Full Text for CTQ Book Review 62-1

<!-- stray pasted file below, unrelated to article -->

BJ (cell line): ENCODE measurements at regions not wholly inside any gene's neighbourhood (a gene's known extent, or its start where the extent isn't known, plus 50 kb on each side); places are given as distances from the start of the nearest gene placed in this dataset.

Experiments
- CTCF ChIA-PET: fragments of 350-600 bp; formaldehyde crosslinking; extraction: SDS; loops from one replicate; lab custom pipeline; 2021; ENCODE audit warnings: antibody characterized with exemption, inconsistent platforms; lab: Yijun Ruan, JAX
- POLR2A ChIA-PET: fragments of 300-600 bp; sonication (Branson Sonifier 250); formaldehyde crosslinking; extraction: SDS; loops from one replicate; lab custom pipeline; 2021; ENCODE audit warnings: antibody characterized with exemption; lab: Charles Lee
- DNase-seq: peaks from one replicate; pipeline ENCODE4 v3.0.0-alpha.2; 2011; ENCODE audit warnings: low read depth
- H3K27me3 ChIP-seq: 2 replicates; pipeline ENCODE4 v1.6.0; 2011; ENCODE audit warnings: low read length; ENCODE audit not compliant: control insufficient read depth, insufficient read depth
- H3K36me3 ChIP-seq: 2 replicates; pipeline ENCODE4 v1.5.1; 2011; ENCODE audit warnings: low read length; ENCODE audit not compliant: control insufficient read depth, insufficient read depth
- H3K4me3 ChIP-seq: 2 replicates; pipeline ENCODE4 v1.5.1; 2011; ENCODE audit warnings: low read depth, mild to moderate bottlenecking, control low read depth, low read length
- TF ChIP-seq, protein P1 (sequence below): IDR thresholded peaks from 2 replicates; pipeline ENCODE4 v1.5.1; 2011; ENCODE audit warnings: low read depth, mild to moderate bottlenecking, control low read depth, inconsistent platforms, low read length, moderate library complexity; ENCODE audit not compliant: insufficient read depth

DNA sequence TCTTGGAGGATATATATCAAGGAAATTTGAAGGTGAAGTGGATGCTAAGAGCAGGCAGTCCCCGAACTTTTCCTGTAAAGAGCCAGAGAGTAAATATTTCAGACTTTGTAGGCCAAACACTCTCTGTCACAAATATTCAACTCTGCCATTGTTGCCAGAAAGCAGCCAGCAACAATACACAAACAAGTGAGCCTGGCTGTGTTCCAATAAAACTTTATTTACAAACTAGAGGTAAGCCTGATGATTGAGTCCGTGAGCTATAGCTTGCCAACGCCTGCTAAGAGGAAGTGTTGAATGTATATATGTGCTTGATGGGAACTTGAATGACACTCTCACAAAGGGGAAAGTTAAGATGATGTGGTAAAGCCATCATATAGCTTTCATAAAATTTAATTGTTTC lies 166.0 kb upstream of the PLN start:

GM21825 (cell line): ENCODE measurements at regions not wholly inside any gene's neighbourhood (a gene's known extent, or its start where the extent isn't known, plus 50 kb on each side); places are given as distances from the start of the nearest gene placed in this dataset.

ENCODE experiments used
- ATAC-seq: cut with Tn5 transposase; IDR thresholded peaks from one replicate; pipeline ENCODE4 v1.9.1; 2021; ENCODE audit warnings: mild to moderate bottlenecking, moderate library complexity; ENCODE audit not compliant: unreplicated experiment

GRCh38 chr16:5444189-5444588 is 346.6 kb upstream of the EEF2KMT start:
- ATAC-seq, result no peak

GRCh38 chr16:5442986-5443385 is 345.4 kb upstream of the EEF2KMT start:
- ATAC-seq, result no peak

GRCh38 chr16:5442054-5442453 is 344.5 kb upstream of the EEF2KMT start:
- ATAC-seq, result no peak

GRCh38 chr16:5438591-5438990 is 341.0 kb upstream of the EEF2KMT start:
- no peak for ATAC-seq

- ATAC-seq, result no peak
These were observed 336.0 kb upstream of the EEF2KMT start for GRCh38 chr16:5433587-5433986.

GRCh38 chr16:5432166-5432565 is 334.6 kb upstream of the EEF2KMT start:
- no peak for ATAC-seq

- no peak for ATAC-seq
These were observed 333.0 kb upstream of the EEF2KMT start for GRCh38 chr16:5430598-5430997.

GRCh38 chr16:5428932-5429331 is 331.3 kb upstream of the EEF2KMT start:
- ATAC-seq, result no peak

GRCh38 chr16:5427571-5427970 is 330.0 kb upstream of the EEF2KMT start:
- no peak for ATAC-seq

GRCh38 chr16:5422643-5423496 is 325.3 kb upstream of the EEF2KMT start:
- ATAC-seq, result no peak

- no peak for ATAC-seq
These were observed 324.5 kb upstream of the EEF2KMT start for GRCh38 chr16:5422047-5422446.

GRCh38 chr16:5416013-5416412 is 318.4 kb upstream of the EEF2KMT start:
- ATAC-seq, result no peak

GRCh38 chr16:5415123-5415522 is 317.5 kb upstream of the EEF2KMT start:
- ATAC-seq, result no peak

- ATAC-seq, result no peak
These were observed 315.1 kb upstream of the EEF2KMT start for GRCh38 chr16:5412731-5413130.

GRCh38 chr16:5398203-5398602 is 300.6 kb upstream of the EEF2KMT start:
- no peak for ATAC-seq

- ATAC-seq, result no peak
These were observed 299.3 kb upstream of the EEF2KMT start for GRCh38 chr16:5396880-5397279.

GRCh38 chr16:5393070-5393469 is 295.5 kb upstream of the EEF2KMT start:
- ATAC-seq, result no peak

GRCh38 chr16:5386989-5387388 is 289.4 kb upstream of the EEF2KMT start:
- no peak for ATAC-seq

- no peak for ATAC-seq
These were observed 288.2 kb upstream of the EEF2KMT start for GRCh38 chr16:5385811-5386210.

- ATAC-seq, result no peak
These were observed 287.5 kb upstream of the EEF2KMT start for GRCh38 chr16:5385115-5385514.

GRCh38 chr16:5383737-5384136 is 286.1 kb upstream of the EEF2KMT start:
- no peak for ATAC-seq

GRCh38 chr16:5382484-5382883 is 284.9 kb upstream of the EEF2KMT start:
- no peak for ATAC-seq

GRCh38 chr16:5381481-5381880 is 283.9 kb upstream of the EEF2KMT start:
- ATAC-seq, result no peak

Volume 62: Number 1 January 1998 Table of Contents .................... Donald L. Deffner (1924-1997) 3 Two Resolutions from the Faculty of Concordia ....... Theological Seminary, Fort Wayne, Indiana 5 Adiaphora: Marriage and Funeral Liturgies ........................... Bryan D. Spinks 7 Come Sing of Christ the Lamb .......................... James P. Winsor 24 Religion, Culture, and Our Worship ............................ Gene E. Veith 25 The Church Growth Movement and Lutheran Worship ........................ Ernie V. Lassman. 39 .......................... Theological Observer 63 Charles Finney on Theology and Worship .......................... Lawrence R. Rast Jr. ............................... Books Received. 68 ................................. Book Reviews 69 Christian Plain Style: 7Ae Evolution of a Spiritual Ideal. By Peter Auski ................ James M. Tallmon Reformed Confessionalism in Nineteenth-Centu~y America: Essays on the Thought of John Williamson Nevi. Edited by Sam Hamstra Jr. and Arie Griffioen ........................... Lawrence R. Rast Jr. Indices for Volume 61 (1997) .................... 77 Book Reviews CHRISTIAN PLAIN STYLE: THE EVOLUTION OF A SPIRITUAL IDEAL. By Peter Auski. Montreal and Kingston: McGill-Queens University Press, 1995. xii + 371 pages. $49.95. With the exception of some of the more "exotic" recent developments in rhetorical theory, the long standing rapprochement between preaching and rhetoric should be explored because mastery of the latter imparts a degree of artistry to the former, and, conversely, the latter is ennobled by its relationship with the former. Peter Auksi has crafted a book that rewards those who desire to cultivate the field with a rich history of classical and medieval rhetorical doctrine, along with a close survey of the various positions taken by church fathers with respect to the place of pagan doctrine in Christian eloquence. The book should interest historians of rhetoric as well as seminarians who are inclined toward the study of homiletics from an historical and scholarly point of view. Auksi first establishes the need for his work by discussing how plain style (as opposed to grand eloquence or the middle style) has suffered relative neglect in studies of pulpit oratory. The competition between plain and grand style is evident especially when training preachers because the embellished, colored, densely plaited grand style compacts the threads of discourse and colored figures together far more imposingly and magnificently than the coarse monochrome of the simple mode ever could. Still, the maker of simplicity could reply that he needed nothing of the tone, color, and paint assigned to the grandly statuesque, heavily embossed or engraved, and magnificently timbered construct of the inflated artisan (page 41). Chapter two serves as a decent primer on classical rhetoric (pages 36-40). When the author begins to explicate Augustine's doctrine regarding plain style in Christian preaching, his thesis fully emerges. Like many earlier Fathers, Augustine observes that the Bible contains and uses all of the schemes, tropes, and rhetorical modes "more abundantly and copiously" than the classical models usually studied, and therefore, to understand Scripture fully, Christians must know rhetoric (pages 120-221). Auksi points out that, though Augustine appreciates each for its particular excellence, he privileges the plain style in homiletics, and that, for Augustine, "Paul represents a model of stylistic humility; in this he is the scriptural source of the plain style. . . . powerful, careless of models, rules and grammar, and without the need to display or ornament discourse" (page 127). Auksits analysis of Pauline rhetoric is, as the following illustrates, noteworthy for its refinement and insight: "Paul's essential style involves short, quick sentences, energetic imperatives and questions, an oscillation between questions and answers, sudden changes of tone, incantatory lists, and strong elements of dialogue. The small units placed beside one another in parataxis facilitate parallelism and a poetic, cadenced quality" (page 135). Chapters five through nine constitute a tour de force of rhetoric in homiletic pedagogy and practice from the early medieval through modern times. Auksi discusses the likes of Jerome, Origen, Ambrose, John Chrysostom, Clement, Basil, and a host of minor figures. Of special note is the section entitled "The Provocative Link with the Reformation." Auksi there explores how the ideal of plainness in Reformation preaching (and also worship) is traced to the medieval "call for substance and spiritual meaning or truth, which one achieves by scorning the trivialities of style, sensuous adornments, worldly rhetorical embellishment, or materializing strategies of presentation" (page 202). For Auksi, the hallmark of Reformation renewal is a rejection of the sensuousness and superfluity of the secular or pagan culture revived by Renaissance scholarship. He posits that this rejection predominates the teachings of Luther, Calvin and Zwingli. Let us, in deference to the likely interests of the readers of this journal, focus on Luther. Whereas Augustine identifies Paul as the epitome of plain style in Scripture, Auksi shows that Luther grants that place to Christ: "Christ instructs through parables in order to reach the understanding of every listener, confident in the knowledge that the unlettered are seized more by the pleasure which accompanies an image, comparison, or allegory than by recondite explanations" (page 209). Plainness was not only an ideal for preaching, but also in worship and hermeneutics, as illustrated by Luther's claim, Book Reviews 7l when translating the Bible into German that, "This is my last and best art, to translate the Scriptures in their plain sense. . . . the literal sense does it- in it there's life, comfort, power, instruction and skill. The other is tomfoolery, however brilliant the impression it makes" (page 213). For Luther, dialectic is the body which rhetoric clothes and adorns, so rhetoric without dialectic is worth nothing. Inspired by Paul's antitheses in 1 Corinthians 1:25 ("the foolishness of God is wiser than men; and the weakness of God is stronger than men"), Luther makes his own famous judgment in a series of dramatic oppositions: "truth is more powerful than eloquence, spirit is preferable to intellectual skill, and faith is greater than erudition" (page 214). It is interesting to note how utterly indispensable stylistic artifice is when one wishes to underscore a thought. Did Luther use the antitheses tongue-in- cheek, subconsciously, or did he fully appreciate that, though they need to be chastened, schemes and tropes are unavoidable'? I also appreciate the delightful irony in the way Auksi's study immerses the reader in a tradition that is itself held as problematic throughout most of the history that the author deftly sketches! Writing later of the Baconian Revolution, Auksi claims that the drive to describe nature did not call for the colors of the imagination or the bias of the passions. The numerous attacks against the older ideal of luxuriant, inspired, and highly rhetorical prose in the last quarter of the seventeenth century occur at least in part because experimental science needed a clear, unfigured, and accurate medium of expression and in part because the excesses of religious enthusiasm and its hyperbolic language generated a counter movement of fearful criticism (pages 306-307). These important motives notwithstanding, a few questions remain. First, does plain truth (verifas) equal "the pure milk of the word? If so, is it not telling that that scriptural ideal (pure milk) is itself expressed metaphorically? It seems manifestly clear that Scripture teems so with figuration that the claim is mitigated, if not nullified, regarding the appropriateness of plain style when transmitting truth. What is more, I have troubleswith the above presupposition, because I have always viewed rhetorical devices as a means of painting clear pictures with words (as opposed to clouding truth). It is, to bk sure, a power that can be used to enchant or charm an audience, but it seems that it all depends on one's moral purpose. Of course the fathers had to deal with those ubiquitous enthusiasts and various other gnostics; how better to elevate special knowledge than to render it incomprehensible through ostentation? Bacon and his progeny had to establish a niche for the new learning, but, as time has shown, a sterile scientism is no substitute for an elevating humanism. Second, if plainness is a Christian ideal, why did Christ speak so often in parables? Jesus rarely spoke plainly. His followers actually asked that he speak more clearly (Matthew 13). It seems that Jesus veiled the truth, in part, so as not to cast his "pearls before swine. " (He appears to have taken particular delight in baffling the scribes and Pharisees.) Lady wisdom would be somewhat cheapened if, from the byways, the town gates, and the marketplace, she called those who lack insight while entirely disrobed. So much for naked dialectic. Still, insofar as preachment is not about calling, but about building faith, Auksi's (and the fathers') point is well taken. Christian Plain Style is, at once, both a treasury of rhetorical theory and history and of homiletic pedagogy. It is yeoman's work, finely crafted; a happy combination. James M. Tallmon South Dakota State University Brookings, South Dakota REFORMED CONFESSIONALISM IN NINETEENTH- CENTURY AMERICA: ESSAYS ON THE THOUGHT OF JOHN WILLIAMSON NEVIN. Edited by Sam Hamstra Jr. and Arie J. Griffioen. ATLA Monograph Series, Number 38. Lanham, Maryland and London: The American Theological Library Association and The Scarecrow Press, 1995. One of the more pleasing developments in the historiography of Christianity in the United States over the past several years has been the rediscovery of the theological and philosophical work of Book Reviews 73 John Williamson Nevin (1803-1886). Nevin, born a Presbyterian, spent the most productive years of his life as a theological professor at the German Reformed seminary at Mercersburg, Pennsylvania (1840-1853). His thought ranged over some of the most important issues of his day: the place of tradition, the nature of the sacraments, ecclesiology, the doctrine of the ministry, and the relationship of the Church to American culture. This volume is a great benefit in offering both overview and detailed treatments of Nevin's thought. It is a most welcome addition to the scholarship on American Christianity in general and expressions of confessionalism in America in particular. The volume is a collection of essays that feature some of the well-established names in Nevin interpretation (Richard Wentz, Walter Conser Jr. and Charles Yrigoyen Jr., among others), as well as some newer lights (Arie Griffioen and Glenn Hewitt). The plethora of scholars offers a variety of interpretations and perspectives on Nevin's work. Divided into two parts, Reformed ConfessionaIism treats the historical and intellectual context of Nevinls work and the main theological issues that he addressed. James D. Bratt's "Nevin and the Antebellum Culture Wars" examines Nevin's running battle with the cultural peculiarities of the United States. Of foremost concern to Nevin was the degeneration of the divinely and sacramentally instituted Church into a mere aggregate of like- minded individuals. For him the Antichrist was not the papacy, but the "spirit of sect and schism" -namely, Arminian theology and revivalistic practice - which permeated American politics, economics and theology, and stretched and tore at the fabric of the true Church. Nevin argued that the stress on the decision of the individual to give his or her heart to Jesus, or the idea that the Church was simply a voluntary association paralleled American political thought in that both run into low cunning, disingenuous trickery and jesuitic policy. Religion we politics] degenerates with it into a trade, in which men come to terms with God [the nation] on the subject of their own salvation [citizenship and office], and lay away their spiritual acquisitions of outward property for convenient use (page 10). In contrast, Nevin argued that the human will could achieve no spiritual good apart from the work of God working through Word and Sacraments. Speaking in Edwardsian (and Augustinian) terms, Nevin described the manner in which God brings people to faith. What we all need . . . is not just good doctrine for the understanding, or good direction for the will, or good motives for the heart, but the power rather of a new life, which, proceeding from God and being inserted into our fallen nature, may redeem us from the vanity of this present evil world, and make us to be in such sort "partakers of the divine nature" (page 11). Put another way, as Bratt duly notes, "Nevin searched the Church Fathers for the constitution of Christianity and found the creed and the sacraments" (page 11). While Nevin's notion of infusion may make Lutherans somewhat uncomfortable, his critique of the pernicious effect Arminianism has on Christian theology is well directed. Richard Wentz's piece is one of the high points of the work (one may also see his recent book on Nevin, John Nevin: American neoIogran [New York: Oxford, 19971). Correctly noting Nevin's conviction that "revivalistic evangelical tradition is very much in harmony with utilitarian individualism," which is primarily geared to the "maximization of self-interest," Wentz then provides a careful and positive examination of Nevin's "catholic" ideal and the means he proposed for its realization in an antagonistic setting. In the second part of the book the pieces by Conser, Griffioen, and, especially, Hamstra. stand out. Harnstra's "Nevin on the Pastoral office" has much to contribute to the continued debate over Church and Ministry in Lutheran circles. Here the author, through Nevin, shows us that the questions raised by Vehse, Walther, Grabau, and Lohe had their counterparts outside the Book Reviews 75 Lutheran tradition. In brief, Nevin taught that because pastoral office has its origin in Christ and is an extension of the ministry of the apostles, the properly called and ordained pastor dispenses objective and spiritual realities that one cannot obtain anywhere else. Flying in the face of utilitarian individualism, which stressed the right of private judgement and the priesthood of every believer at the expense of the priesthood of allbelievers (to borrow Dr. Jeffery Oschwald's phrase), Nevin argued that The office is of divine origin, and of truly supernatural character and force; flowing directly from the Lord Jesus Christ himself, as the fruit of his Resurrection and triumphant Ascension into heaven, and being designed by him to carry forward the purposes of his grace upon the earth, in the salvation of men by the Church, to the end of time (page 171). Not surprisingly, Nevin viewed Matthew 28:19-20 as directed to the disciples - a commissioning service in which Christ gave the keys to the apostles and set them apart to preach the Word and administer the Sacraments. In sum, Nevin fought "the Americanization of the ministry" (page 185). Whether one accepts Nevin's conclusions or not, his serious engagement with critical questions and formidable arguments will challenge his readers. The book does, however, have its low points. Due to the collaborative nature of the text (it is a collection of articles, after all), much of the historical material regarding Nevin's life appears again and again. More problematic, though, are two articles. First, John Payne's "Nevin on Baptism" suffers from a rigid chronological treatment. A more syntheticlthematic examination of the topic would have been more satisfying. Second, Yrigoyen's "Nevin and Methodism" seems totally out of place. It is more an apologetic for "true" Methodism - a critique of Nevin's critique of Methodism- than it is a fruitful consideration of Nevin's work. Yrigoyen tries to excuse the aberrations of nineteenth-century Methodism by arguing that "as in the matter of baptism, American Methodists did not precisely follow their founder's teaching of the sacrament of the Lord's Supper" (page 225). Wesley scholars may affirm this assertion, but it has little to do with the accuracy of Nevin's historical/theological appraisal of American Methodism as it existed in his time. He reacted against the unchurchly failings of Methodism as he experienced it. It is unfortunate that such an article sullies an otherwise outstanding collection. Finally, the book is marred by inconsistent endnote form and far too many typographical errors. Despite its somewhat prohibitive cost, students of the history of Christianity in America will want to have this book on their shelves. Books on Nevin tend to go out of print quickly. This fine collection of essays, along with its very fine bibliography, offers a snapshot of this multifaceted and eminently articulate proponent of confessional Reformed theology. An honest reading might also help to remove the scales of caricature from the eyes of many Lutherans regarding the Reformed tradition. Lawrence R. Rast Jr. Books Received Braswell, Jr., George W. Islam: Its Prophef, Peoples, Politics and Power. Nashville: Broadman and Holman Publishers, 1996. xii + 338 pages. Paper. $24.99 Bredero, Adriaan H. Bernard of Uairvaux: Between Cult and History. Grand Rapids: William B. Eerdmans, 1996. xiv + 320 pages. Cloth. $30.00 Kinnamon, Michael, and Brian E. Cope, editors. The Ecumenical Movement An Anthology of Key Texts and Voices. Grand Rapids: William B. Eerdmans; Geneva: WCC Publications, 1997. xiv + 548 pages. Paper Kuklick, Bruce, and D. G. Hart, editors. Religious Advmacy and Amen'can History. Grand Rapids/Cambridge: William B. Eerdmans, 1997. xx + 233 pages. Paper. $24.00 Wendland, Ernst H. The Diary of a Missionary. Milwaukee: Northwestern Pubkshing House, 1996. viii + 319 pages. Paper. $12.99 Wenham, David. Paul: Follower ofJesus or Founder of ClZuistim'ity?Grand Rapids/Cambridge: William B. Eerdmans, 1995. xvi + 452 pages. Paper White, L. Michael. The %cia1 &gins of Christian Architecture, volume 1: Builhg Gods House in the Roman World Architertural Adaptation among Pagans, Jews and &stians. Harvard Theological Studies 42. Valley Forge, Pennsylvania: Trinity Press International, 1996. xi + 211 pages. Paper. $17.00 Link, Geo. Family Devotionsfor Every Day of the Church Year: Gathered from the Wnnfings of Dr. Mart-in Luthex Translated from the German by Joel Baseley. Dearborn, Michigan: Mark V Publications, 1996.688 pages. Cloth. $22.00 Levinskaya, Irina. The Book of Acts in Its First Centmy Seffing volume 5: Diaspora Sefting. Grand Rapids: William B. Eerdmans; Carlisle: Paternoster Press, 1996. xii + 284 pages. Cloth. $38.00 Placher, William C. The Domestication of Transcendence: How Modern Mgabout Cod Went Wrong. Louisville: Westminster/ John Knox Press, 1996. xii + 222 pages. Paper Prickett, Stephen. &gins of Narrative: fie Romantic Appropriation of the Bible. Cambridge: Cambridge University Press, 1996. xvi + 288 pages. Cloth. $54.95 Quill, Timothy C. J. The Impact of the Liturgical Movement on American Lutheranism. Drew Series in Liturgy, No.3. Lanham, Maryland/London: The Scarecrow Press, 1997. xv+ 253 pages. Cloth. $45.00 Schlatter, Adolf. The History of the Christ:: The Foundation of New Testament Theology. Translated by Andreas J. Koestenberger. Original German edition, 1923. Grand Rapids: Baker Book House, 1997.426 pages. Cloth. $29.99 Volf, Miroslav, Carmen Krieg, and Thomas Kucharz, editors. The Future of Theology: Essays in Honor of JUrgen Moltrnam. Grand Rapids/Cambridge, England: William B. Eerdmans Publishing Company, 1996. xviii + 298 pages. Cloth. $35.00 Wolterstorff, Nicholas. Divine Discourse: Philosophical Reh'ections on the Uaim that Cod Speaks. Cambridge: Cambridge University Press, 1995. x + 326 pages. Cloth. $59.95. Paper. $18.95